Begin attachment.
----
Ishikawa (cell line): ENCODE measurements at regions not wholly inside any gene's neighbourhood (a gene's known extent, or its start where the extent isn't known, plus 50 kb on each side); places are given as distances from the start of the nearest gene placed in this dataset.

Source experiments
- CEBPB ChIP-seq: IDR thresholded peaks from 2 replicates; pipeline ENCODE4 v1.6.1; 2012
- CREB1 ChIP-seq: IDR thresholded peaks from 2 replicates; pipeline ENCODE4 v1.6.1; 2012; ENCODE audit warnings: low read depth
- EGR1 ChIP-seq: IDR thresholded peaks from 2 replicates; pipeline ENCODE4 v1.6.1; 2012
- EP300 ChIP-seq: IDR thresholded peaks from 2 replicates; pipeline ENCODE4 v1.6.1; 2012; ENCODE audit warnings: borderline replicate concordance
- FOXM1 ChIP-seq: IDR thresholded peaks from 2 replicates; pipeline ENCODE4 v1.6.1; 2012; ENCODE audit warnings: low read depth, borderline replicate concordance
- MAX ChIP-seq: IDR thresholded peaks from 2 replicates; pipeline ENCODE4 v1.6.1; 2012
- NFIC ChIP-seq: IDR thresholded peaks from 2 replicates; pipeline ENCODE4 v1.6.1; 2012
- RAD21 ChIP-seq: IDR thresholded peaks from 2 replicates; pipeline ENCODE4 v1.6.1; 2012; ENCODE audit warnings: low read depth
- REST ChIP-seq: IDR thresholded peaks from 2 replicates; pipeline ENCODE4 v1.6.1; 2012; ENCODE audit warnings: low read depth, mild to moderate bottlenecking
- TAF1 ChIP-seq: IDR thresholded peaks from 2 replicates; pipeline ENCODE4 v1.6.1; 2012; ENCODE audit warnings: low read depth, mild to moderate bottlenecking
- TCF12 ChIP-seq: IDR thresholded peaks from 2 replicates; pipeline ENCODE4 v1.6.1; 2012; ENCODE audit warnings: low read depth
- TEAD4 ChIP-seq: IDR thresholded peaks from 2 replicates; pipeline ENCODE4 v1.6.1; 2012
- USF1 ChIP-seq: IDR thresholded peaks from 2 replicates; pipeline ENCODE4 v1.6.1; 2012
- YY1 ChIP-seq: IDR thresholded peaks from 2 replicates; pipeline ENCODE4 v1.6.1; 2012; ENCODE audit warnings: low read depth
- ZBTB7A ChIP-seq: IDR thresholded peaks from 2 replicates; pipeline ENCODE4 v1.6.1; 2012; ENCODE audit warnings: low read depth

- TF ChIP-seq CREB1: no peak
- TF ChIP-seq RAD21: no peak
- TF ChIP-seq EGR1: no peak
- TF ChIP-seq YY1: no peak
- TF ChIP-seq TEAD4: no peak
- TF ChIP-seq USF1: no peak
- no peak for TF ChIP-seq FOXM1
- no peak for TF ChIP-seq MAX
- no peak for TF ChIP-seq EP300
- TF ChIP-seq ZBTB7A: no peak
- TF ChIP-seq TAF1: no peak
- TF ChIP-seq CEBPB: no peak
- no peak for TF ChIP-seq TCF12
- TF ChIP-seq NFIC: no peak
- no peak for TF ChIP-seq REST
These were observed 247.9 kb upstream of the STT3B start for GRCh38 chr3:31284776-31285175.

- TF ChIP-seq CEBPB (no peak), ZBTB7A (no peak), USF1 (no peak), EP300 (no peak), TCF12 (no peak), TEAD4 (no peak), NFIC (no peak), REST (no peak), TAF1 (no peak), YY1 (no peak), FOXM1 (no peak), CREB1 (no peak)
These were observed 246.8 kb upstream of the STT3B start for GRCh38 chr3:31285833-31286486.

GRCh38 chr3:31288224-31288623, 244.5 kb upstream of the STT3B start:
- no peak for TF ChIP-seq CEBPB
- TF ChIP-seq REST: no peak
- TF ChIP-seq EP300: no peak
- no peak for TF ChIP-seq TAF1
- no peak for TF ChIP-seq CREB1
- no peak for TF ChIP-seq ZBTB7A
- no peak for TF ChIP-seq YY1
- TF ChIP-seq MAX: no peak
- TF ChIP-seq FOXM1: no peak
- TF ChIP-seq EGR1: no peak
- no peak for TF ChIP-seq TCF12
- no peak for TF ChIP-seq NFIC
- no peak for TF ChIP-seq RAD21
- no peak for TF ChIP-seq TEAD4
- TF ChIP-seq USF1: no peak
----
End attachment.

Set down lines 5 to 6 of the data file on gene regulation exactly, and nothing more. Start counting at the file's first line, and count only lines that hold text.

- EGR1 ChIP-seq: IDR thresholded peaks from 2 replicates; pipeline ENCODE4 v1.6.1; 2012
- EP300 ChIP-seq: IDR thresholded peaks from 2 replicates; pipeline ENCODE4 v1.6.1; 2012; ENCODE audit warnings: borderline replicate concordance